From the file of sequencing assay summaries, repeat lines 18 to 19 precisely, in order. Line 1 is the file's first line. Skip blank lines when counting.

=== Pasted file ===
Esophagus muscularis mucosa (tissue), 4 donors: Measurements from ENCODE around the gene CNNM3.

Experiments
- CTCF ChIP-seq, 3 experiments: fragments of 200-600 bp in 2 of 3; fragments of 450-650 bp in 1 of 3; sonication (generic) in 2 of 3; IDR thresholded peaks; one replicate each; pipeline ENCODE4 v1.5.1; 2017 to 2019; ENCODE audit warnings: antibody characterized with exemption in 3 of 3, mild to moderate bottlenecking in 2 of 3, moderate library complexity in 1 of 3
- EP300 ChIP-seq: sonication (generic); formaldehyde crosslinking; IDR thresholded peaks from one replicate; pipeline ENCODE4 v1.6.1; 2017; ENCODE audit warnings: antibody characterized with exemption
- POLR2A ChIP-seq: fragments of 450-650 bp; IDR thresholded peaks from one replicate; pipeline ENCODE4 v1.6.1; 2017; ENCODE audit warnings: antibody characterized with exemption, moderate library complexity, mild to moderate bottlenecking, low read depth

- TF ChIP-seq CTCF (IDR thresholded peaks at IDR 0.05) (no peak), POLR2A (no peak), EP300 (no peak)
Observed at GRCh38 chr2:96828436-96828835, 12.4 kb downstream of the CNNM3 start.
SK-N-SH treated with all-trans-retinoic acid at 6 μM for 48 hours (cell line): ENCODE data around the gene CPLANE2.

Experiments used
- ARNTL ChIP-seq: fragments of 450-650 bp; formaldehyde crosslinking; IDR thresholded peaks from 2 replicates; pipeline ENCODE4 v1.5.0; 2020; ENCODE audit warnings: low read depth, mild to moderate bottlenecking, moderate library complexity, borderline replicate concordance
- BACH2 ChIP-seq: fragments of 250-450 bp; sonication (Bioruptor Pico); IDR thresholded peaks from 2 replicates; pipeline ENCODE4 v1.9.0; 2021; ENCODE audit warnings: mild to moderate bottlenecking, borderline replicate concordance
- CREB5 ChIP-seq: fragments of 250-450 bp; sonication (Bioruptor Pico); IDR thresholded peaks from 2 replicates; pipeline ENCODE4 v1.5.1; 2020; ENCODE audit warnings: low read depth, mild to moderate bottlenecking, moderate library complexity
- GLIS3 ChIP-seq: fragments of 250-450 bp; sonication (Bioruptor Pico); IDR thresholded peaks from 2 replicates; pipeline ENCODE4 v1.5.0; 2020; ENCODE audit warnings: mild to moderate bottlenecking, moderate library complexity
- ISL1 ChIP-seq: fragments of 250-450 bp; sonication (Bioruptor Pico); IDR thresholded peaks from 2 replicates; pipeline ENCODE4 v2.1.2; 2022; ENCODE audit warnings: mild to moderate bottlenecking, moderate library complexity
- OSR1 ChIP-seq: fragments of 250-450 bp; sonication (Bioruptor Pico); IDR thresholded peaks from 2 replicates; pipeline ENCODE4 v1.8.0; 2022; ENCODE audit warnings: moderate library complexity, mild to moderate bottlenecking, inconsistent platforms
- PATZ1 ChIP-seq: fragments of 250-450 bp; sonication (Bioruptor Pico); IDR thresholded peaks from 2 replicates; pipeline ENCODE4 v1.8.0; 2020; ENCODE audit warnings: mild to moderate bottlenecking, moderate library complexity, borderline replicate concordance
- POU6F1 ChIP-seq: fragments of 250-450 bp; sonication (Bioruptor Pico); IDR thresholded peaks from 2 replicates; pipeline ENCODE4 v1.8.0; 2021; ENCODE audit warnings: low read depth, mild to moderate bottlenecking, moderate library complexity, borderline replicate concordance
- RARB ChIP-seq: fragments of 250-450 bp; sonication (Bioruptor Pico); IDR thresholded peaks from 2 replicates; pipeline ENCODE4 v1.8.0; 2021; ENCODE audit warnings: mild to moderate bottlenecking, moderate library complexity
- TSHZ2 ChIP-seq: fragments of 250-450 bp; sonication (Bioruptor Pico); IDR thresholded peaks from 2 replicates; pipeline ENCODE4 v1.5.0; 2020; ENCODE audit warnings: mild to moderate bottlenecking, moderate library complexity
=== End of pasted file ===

- RARB ChIP-seq: fragments of 250-450 bp; sonication (Bioruptor Pico); IDR thresholded peaks from 2 replicates; pipeline ENCODE4 v1.8.0; 2021; ENCODE audit warnings: mild to moderate bottlenecking, moderate library complexity
- TSHZ2 ChIP-seq: fragments of 250-450 bp; sonication (Bioruptor Pico); IDR thresholded peaks from 2 replicates; pipeline ENCODE4 v1.5.0; 2020; ENCODE audit warnings: mild to moderate bottlenecking, moderate library complexity